Let’s talk a little more about the features. For starters, this is a $99 console. I think the last time I spent this little on a console was when I got my Nintendo. More diminutive than the price is the console, itself. OUYA stands at 3x3x3 inches and packs in a Tegra3 quad-core processor, 1 GB of RAM, 8GB of internal flash storage, ethernet and wifi 802.11 b/g/n, and Bluetooth LE 4.0. It connects to your TV via HDMI with up to 1080p support, and also has a USB 2.0 and micro-USB port (for development). The controller is wireless and includes the familiar four surface buttons, two analog sticks, one d-pad, and two left and two right trigger buttons. At the top center of the controller is a touch pad to control an on-screen cursor.

Game play feels good and the controller is comfortable. The OUYA console is equipped with an internal fan but can still warm up some when in use. OUYA carries about 135 games, but I’ve only tried a handful based on what was featured or a “Staff Pick”. If the four games I’ve spent time with thus far, Final Fantasy III was my least favorite. After all the bragging about bringing a recognized title to this console, the game left me bored. Conversely, Chrono Blade – whose developers can also brag about their work on Grand Theft Auto – has been a non-stop action game with smooth play and combo moves that take me back to the first time I played Street Fighter. Honorable mentions go out to Beast Boxing Turbo and Flashout 3D for providing engaging game play and notable quality.

While I’m on the topic of quality, even Chrono Blade’s graphics – while the most impressive I saw on OUYA – couldn’t stop me from wondering if this $99 console will ever show signs of the level of graphics found on an XBOX 360 or PS3. While open source means virtually no barrier to entry for developers, it also means that most of the games currently available lack the production quality found in other consoles. Hopefully time will cure this. In the meantime, the silver lining to this cloud is that OUYA embraces share-ware style gaming. You can download any game (or a demo in some cases) and if you like it, you can buy it right from your system. If you don’t like it, simply delete it and try the next one. While other consoles offer an option to get games online, OUYA’s games are all online.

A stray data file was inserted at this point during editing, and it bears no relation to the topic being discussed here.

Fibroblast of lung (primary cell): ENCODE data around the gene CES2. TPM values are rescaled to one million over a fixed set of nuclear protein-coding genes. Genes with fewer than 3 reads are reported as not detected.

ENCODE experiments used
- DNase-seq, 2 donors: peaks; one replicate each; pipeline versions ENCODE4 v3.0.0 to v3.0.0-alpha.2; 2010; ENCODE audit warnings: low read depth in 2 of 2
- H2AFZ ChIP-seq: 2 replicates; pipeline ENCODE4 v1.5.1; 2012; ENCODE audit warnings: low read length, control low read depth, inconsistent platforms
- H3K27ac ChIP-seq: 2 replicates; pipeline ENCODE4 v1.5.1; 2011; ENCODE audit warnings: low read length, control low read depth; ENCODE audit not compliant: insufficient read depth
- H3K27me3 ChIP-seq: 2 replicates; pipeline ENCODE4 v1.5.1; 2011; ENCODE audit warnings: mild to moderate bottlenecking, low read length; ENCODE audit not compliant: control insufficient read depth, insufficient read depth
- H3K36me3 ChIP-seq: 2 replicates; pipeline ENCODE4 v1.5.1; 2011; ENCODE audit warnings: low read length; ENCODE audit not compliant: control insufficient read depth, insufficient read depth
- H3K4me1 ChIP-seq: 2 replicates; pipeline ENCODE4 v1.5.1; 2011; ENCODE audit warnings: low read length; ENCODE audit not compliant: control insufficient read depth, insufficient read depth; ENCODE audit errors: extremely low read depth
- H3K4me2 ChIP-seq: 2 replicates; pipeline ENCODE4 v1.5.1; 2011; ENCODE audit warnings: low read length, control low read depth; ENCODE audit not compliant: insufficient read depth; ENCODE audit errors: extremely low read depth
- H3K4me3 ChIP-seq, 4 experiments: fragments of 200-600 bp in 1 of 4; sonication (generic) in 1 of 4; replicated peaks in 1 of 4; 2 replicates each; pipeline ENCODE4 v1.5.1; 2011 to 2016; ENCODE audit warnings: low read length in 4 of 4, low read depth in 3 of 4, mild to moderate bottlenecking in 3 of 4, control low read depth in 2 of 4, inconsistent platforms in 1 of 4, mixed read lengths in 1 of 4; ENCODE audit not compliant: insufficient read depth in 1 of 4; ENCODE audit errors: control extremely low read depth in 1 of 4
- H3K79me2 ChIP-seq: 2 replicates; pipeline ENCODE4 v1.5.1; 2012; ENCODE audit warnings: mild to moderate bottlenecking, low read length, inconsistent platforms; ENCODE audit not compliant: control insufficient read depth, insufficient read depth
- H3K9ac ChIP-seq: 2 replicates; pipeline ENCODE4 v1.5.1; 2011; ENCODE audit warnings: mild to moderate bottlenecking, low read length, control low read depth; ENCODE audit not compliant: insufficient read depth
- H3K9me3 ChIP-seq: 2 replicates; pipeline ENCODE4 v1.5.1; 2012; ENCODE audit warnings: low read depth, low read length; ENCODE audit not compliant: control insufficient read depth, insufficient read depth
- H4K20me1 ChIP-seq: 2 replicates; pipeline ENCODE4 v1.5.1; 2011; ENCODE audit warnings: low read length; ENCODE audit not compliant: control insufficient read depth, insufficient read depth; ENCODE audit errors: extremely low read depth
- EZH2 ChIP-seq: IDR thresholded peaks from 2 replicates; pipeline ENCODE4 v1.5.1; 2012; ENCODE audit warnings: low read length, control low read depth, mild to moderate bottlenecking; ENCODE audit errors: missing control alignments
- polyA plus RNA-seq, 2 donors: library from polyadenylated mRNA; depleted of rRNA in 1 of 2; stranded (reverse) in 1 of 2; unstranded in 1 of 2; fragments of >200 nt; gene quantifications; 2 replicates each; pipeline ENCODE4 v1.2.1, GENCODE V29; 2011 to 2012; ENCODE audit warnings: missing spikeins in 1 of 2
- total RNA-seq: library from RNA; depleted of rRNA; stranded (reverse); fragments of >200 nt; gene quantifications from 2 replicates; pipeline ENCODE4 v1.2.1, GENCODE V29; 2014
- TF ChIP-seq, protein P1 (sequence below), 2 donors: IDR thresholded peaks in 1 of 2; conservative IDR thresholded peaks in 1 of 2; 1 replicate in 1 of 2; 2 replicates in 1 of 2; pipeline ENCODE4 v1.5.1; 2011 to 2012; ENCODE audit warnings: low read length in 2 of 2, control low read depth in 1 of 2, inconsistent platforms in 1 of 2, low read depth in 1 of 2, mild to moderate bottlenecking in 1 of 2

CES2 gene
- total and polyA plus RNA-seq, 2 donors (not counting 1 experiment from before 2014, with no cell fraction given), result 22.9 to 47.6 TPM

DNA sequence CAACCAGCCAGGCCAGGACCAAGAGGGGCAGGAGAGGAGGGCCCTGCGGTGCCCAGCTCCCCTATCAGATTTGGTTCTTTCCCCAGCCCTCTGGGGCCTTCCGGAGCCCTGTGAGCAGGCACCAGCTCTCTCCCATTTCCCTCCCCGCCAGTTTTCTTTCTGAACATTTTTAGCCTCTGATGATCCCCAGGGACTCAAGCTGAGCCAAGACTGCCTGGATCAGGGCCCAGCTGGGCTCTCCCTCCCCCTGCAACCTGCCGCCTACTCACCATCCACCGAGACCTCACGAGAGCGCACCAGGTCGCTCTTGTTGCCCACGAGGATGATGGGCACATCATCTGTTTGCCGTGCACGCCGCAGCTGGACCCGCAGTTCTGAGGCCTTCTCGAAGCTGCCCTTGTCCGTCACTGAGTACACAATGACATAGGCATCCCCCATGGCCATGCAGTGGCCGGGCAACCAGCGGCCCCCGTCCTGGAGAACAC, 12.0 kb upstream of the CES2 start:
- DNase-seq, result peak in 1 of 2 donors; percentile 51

Open Source And The ODK

The OUYA runs on Android, which makes it easy to fulfill one of its key goals, to be open source. Typically, a game developer would need to spend five or six figures to develop for a Microsoft, Sony, or Nintendo console. The cost to get started developing an OUYA game is $0. This is a double-edged sword for developers. On one hand, it means a ton of games and no walls keeping creative new developers out. On the other hand, there will be a lot of junk games to sift through to find the good ones.

I’m no game developer, but I have been wanting to take a stab at some Android development. Even though OUYA is designed as a game console, it has the potential for a lot more with the ability to create all forms of apps for it. Sadly, I’ll have to wait until OUYA fixes their ODK (OUYA Developer Kit) link so I can download it.

Early Conclusions

It’s still a bit early to be sure, but I think OUYA has a promising future, providing they can work out the kinks. The wireless connection problems were especially concerning. I

Author: Joe Colburn

Joe Colburn is a software engineer specializing in PHP and a technology enthusiast. Always eager to dive into new and exciting things, Joe writes about anything technology related news and products that he thinks you will also be excited about. Find Joe Colburn on Google+ or by any of the links below.